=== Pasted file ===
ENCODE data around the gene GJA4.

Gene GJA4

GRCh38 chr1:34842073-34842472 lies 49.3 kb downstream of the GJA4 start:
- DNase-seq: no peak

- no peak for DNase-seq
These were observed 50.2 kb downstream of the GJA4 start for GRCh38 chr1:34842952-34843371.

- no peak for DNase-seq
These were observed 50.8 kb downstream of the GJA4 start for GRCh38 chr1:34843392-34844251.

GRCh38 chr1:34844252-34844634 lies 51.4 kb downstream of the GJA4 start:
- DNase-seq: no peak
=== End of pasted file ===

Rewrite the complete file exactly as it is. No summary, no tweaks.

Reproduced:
ENCODE data around the gene GJA4.

Gene GJA4

GRCh38 chr1:34842073-34842472 lies 49.3 kb downstream of the GJA4 start:
- DNase-seq: no peak

- no peak for DNase-seq
These were observed 50.2 kb downstream of the GJA4 start for GRCh38 chr1:34842952-34843371.

- no peak for DNase-seq
These were observed 50.8 kb downstream of the GJA4 start for GRCh38 chr1:34843392-34844251.

GRCh38 chr1:34844252-34844634 lies 51.4 kb downstream of the GJA4 start:
- DNase-seq: no peak